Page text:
Schools for the deaf children

Deaf schools are pretty much like immersion schools, bilingual schools, etc. The notion of "deaf school" or "school for the deaf" as isolated or segregated is entirely misleading. This notion is influenced by the phonocentric ideaology.

Deaf people are bilingual-bicultural that attending a bilingual ASL-English schools are very important for Deaf children in the same way hearing bilingual Spanish-speaking students are given a positive cultural-lingual identity and efficient access to education in native Spanish and fluent/native English.

The first school for the deaf in the world was founded by Charles-Michel de l'Épée in 1760 in Paris, France. This deaf school, "Institut National de Jeunes Sourds de Paris" (INJS) is bilingual, where French Sign Language (FSL) was used.

Subsequently, more bilingual schools for the deaf were expanded across Europe. Aboard, American School for the Deaf (ASD) was founded in Hartford, Connecticut, in 1817. Eventually, more deaf schools were popped across the U.S. and Canada.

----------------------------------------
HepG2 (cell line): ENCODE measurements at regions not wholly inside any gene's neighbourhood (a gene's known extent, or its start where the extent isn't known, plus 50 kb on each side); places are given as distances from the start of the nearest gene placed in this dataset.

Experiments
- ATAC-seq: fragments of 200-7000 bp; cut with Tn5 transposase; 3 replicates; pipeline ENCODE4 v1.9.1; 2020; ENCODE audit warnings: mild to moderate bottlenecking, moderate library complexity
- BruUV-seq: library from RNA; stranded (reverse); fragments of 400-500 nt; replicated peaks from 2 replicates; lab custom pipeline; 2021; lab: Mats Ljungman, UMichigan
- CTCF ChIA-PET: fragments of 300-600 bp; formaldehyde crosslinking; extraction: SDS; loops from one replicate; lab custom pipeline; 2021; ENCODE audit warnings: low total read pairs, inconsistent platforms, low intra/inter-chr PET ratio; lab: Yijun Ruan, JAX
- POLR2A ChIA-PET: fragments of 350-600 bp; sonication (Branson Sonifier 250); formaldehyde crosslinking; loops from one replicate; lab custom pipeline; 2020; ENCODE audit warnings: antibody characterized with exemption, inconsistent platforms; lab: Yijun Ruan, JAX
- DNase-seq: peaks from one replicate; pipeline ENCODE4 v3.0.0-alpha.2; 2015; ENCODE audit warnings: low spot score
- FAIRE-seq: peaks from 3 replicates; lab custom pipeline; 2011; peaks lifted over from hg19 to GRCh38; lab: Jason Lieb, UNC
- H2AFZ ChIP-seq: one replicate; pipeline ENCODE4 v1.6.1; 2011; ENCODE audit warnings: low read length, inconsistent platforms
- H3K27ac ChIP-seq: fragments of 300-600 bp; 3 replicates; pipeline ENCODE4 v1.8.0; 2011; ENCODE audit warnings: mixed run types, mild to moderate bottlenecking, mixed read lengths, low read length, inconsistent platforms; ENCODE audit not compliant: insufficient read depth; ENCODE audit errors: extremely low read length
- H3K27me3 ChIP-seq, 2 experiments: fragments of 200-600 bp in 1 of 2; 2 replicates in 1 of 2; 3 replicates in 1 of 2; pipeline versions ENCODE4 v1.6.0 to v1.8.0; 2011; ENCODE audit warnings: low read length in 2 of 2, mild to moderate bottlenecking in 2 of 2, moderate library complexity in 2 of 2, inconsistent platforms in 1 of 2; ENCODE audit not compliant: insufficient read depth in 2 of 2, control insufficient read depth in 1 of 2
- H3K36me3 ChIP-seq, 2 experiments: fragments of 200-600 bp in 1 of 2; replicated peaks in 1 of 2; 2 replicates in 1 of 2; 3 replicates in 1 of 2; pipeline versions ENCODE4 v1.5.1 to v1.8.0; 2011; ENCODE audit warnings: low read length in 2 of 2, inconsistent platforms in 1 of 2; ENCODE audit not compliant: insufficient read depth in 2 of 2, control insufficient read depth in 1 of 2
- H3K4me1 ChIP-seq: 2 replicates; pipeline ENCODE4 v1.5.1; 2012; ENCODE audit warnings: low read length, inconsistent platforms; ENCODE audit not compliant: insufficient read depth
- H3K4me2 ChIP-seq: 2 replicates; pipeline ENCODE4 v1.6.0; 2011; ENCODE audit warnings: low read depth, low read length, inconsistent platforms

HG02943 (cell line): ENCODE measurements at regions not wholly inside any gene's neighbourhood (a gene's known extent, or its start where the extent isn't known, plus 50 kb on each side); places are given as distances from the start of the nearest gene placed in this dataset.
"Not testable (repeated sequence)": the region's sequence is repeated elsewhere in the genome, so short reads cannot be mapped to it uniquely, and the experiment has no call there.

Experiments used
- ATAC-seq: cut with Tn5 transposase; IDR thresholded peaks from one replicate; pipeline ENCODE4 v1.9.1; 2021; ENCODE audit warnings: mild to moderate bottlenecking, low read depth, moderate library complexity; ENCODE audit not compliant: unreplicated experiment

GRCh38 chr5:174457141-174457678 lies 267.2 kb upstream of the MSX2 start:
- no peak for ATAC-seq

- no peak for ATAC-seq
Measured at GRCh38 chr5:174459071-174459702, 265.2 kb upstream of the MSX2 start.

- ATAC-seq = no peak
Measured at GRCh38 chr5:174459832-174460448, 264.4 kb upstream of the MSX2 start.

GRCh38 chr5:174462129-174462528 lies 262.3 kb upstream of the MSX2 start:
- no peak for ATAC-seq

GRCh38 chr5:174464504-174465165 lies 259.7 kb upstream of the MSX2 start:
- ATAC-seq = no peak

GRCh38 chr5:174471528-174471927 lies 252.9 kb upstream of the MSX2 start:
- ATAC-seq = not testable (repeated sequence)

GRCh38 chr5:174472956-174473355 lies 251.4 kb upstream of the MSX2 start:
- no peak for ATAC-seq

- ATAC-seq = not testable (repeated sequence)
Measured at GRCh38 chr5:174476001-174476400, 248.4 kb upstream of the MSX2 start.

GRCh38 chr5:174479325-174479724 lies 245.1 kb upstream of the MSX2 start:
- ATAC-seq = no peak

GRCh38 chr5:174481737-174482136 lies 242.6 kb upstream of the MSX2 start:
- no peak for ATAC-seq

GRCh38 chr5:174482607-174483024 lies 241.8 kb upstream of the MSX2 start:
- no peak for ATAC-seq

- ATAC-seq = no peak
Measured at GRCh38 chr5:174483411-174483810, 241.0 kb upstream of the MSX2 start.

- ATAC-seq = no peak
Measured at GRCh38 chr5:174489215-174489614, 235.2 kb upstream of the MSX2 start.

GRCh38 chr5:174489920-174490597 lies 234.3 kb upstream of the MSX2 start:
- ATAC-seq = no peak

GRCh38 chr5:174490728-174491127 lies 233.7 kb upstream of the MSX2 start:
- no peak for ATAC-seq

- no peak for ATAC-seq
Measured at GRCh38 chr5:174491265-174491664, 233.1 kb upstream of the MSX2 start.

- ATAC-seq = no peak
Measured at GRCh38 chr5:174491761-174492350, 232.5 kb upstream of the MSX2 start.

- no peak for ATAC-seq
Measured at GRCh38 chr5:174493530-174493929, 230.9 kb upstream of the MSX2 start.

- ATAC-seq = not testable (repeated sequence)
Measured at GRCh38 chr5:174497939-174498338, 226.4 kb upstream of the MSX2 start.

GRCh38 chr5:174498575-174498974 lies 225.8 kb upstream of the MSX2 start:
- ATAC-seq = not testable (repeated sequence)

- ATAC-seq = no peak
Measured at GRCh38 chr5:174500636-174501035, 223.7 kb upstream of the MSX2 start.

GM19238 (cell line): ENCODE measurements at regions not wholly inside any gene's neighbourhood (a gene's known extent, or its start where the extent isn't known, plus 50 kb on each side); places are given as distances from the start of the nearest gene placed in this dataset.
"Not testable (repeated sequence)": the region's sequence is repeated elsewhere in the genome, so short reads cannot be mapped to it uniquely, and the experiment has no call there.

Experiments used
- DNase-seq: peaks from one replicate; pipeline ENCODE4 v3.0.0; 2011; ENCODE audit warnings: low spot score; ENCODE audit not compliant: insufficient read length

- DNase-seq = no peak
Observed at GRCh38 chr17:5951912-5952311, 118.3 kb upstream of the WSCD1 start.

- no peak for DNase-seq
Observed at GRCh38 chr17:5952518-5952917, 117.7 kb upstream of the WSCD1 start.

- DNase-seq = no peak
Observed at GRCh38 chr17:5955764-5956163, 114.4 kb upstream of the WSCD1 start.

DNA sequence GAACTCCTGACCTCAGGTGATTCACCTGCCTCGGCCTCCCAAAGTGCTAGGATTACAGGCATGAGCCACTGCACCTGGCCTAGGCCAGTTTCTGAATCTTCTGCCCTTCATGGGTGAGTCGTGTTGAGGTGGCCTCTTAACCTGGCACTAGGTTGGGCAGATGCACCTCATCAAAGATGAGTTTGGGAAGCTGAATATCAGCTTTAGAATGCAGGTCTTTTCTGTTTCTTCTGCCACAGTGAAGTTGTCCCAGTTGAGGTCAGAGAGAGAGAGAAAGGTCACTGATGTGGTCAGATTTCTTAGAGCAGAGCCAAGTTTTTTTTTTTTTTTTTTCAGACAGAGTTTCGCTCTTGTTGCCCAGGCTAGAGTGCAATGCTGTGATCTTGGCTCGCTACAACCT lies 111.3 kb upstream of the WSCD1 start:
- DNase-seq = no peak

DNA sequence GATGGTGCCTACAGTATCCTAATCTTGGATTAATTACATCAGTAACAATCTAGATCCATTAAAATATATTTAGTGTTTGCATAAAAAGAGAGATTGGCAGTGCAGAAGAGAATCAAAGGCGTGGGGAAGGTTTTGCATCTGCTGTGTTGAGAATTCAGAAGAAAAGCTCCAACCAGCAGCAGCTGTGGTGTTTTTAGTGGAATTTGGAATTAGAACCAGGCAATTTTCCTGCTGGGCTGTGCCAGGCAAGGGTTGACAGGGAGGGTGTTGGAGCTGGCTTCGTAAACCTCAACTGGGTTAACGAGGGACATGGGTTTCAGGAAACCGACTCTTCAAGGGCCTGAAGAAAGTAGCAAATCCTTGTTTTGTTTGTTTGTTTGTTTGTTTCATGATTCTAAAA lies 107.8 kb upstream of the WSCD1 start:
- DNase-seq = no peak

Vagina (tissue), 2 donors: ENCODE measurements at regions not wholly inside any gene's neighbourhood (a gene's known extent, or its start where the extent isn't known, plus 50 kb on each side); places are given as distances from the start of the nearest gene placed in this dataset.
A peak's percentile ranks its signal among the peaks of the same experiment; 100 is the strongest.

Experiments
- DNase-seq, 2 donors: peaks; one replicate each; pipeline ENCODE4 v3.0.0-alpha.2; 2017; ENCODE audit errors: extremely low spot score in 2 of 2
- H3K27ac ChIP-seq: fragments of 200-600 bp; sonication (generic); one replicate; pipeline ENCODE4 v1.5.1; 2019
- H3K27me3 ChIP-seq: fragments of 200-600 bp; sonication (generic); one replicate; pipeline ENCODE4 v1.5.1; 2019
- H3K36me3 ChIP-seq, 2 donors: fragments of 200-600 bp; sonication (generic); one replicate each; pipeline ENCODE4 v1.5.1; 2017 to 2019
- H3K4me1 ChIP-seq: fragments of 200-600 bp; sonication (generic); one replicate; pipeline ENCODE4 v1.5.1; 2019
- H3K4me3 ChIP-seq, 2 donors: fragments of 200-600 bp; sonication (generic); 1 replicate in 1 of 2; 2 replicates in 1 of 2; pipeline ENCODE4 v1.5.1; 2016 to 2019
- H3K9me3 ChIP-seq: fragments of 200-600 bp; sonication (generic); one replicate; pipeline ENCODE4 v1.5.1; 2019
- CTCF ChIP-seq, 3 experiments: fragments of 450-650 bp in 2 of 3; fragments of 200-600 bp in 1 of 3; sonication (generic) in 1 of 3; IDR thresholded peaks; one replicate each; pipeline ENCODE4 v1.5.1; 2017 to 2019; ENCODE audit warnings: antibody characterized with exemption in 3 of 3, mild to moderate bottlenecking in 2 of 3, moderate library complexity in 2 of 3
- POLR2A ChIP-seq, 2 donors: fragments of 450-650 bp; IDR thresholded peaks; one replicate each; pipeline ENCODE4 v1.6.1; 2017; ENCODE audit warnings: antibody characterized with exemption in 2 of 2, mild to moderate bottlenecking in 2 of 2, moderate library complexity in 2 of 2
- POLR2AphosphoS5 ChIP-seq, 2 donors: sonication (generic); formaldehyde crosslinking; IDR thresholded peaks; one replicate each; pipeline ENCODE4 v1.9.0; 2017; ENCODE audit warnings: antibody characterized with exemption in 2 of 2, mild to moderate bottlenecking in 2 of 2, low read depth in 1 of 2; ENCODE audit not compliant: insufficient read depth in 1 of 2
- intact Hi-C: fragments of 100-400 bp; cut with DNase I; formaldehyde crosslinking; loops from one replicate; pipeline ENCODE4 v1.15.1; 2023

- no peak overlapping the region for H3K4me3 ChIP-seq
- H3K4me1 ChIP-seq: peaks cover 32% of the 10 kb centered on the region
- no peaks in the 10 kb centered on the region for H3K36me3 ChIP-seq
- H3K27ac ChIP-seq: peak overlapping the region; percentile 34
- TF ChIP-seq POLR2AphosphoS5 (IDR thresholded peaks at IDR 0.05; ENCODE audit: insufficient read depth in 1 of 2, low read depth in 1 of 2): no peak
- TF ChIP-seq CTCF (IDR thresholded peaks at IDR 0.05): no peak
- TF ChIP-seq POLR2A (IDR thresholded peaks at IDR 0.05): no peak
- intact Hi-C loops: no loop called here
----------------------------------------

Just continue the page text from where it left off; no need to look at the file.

In the 1980s, the idea of mainstream school became prevalent in name of "Least Restrictive Environment" (LRE), which was unfortunately the opposite. As a result, several deaf schools were closed and a number of Deaf students in deaf schools gradually dwindled from 1990s. Many mainstream deaf kids felt isolated and segregated, yet some of them decided to transfer to deaf schools where they find much happiness.

Today in the 21st century, deaf schools are seen as bilingual schools. A bilingual school, "Alberta School for the Deaf" in Canada recently welcomes codas (hearing children of deaf parents) and sodas (siblings of deaf children) to enroll in this bilingual school as a pilot.